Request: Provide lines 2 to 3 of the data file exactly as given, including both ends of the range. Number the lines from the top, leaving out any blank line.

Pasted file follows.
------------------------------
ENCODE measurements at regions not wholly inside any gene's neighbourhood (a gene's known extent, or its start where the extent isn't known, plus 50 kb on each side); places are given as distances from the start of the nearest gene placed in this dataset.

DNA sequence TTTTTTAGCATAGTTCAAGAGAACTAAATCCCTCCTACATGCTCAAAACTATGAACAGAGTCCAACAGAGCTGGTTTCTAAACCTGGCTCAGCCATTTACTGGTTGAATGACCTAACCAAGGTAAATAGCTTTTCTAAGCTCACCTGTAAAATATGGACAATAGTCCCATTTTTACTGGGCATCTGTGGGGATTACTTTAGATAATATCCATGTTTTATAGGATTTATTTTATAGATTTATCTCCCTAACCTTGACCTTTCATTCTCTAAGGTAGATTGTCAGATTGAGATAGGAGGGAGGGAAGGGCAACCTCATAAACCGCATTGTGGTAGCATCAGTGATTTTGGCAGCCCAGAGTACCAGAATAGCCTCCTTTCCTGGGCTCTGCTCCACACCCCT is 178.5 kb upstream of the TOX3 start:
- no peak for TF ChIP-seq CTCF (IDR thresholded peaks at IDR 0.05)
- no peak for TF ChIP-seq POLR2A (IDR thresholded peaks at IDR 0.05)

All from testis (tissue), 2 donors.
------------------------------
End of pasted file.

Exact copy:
DNA sequence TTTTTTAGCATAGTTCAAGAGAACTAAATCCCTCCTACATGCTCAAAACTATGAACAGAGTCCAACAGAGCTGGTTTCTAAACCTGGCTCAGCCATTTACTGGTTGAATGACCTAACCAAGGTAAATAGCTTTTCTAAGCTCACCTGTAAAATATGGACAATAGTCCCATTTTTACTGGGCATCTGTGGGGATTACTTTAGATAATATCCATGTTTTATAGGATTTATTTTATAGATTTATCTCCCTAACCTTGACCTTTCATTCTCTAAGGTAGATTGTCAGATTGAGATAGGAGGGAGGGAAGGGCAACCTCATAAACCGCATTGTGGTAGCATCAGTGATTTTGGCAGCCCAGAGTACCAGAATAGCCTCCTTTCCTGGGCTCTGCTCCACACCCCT is 178.5 kb upstream of the TOX3 start:
- no peak for TF ChIP-seq CTCF (IDR thresholded peaks at IDR 0.05)